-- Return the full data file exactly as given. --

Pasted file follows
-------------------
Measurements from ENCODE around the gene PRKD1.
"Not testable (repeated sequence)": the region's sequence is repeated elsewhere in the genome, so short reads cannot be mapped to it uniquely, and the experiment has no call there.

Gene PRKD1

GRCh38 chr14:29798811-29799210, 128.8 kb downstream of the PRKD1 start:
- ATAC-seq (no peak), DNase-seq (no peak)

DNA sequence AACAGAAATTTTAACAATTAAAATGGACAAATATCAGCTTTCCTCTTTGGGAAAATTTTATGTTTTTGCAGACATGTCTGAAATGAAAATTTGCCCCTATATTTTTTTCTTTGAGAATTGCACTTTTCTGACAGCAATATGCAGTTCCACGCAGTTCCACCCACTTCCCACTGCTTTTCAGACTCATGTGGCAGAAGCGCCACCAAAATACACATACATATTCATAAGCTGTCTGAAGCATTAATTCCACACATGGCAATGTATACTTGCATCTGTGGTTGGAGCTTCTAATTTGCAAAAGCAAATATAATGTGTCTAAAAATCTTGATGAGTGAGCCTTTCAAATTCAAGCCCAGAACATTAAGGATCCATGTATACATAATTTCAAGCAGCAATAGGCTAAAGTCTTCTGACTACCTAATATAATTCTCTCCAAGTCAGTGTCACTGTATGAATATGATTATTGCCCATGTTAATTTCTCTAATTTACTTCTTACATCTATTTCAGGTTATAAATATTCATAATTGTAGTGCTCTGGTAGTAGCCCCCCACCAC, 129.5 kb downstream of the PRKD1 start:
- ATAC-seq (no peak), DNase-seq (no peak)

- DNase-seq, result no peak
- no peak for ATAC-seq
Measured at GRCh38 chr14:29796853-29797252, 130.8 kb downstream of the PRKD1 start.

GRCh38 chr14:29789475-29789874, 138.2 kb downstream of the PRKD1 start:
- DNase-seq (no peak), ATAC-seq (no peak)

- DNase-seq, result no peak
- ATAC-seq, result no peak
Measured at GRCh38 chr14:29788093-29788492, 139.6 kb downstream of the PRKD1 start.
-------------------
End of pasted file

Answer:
Measurements from ENCODE around the gene PRKD1.
"Not testable (repeated sequence)": the region's sequence is repeated elsewhere in the genome, so short reads cannot be mapped to it uniquely, and the experiment has no call there.

Gene PRKD1

GRCh38 chr14:29798811-29799210, 128.8 kb downstream of the PRKD1 start:
- ATAC-seq (no peak), DNase-seq (no peak)

DNA sequence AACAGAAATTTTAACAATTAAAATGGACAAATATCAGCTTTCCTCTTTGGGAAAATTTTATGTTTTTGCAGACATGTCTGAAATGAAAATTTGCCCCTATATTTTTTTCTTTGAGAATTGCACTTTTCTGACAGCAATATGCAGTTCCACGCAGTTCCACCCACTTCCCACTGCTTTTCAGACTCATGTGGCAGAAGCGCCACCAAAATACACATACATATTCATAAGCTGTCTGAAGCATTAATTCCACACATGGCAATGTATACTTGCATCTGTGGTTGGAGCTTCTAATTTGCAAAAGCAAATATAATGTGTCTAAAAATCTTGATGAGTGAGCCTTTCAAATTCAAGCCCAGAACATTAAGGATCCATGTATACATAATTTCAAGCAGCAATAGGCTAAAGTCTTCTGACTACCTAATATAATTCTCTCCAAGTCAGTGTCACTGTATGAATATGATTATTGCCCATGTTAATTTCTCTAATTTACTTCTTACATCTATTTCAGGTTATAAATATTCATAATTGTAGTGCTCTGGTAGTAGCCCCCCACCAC, 129.5 kb downstream of the PRKD1 start:
- ATAC-seq (no peak), DNase-seq (no peak)

- DNase-seq, result no peak
- no peak for ATAC-seq
Measured at GRCh38 chr14:29796853-29797252, 130.8 kb downstream of the PRKD1 start.

GRCh38 chr14:29789475-29789874, 138.2 kb downstream of the PRKD1 start:
- DNase-seq (no peak), ATAC-seq (no peak)

- DNase-seq, result no peak
- ATAC-seq, result no peak
Measured at GRCh38 chr14:29788093-29788492, 139.6 kb downstream of the PRKD1 start.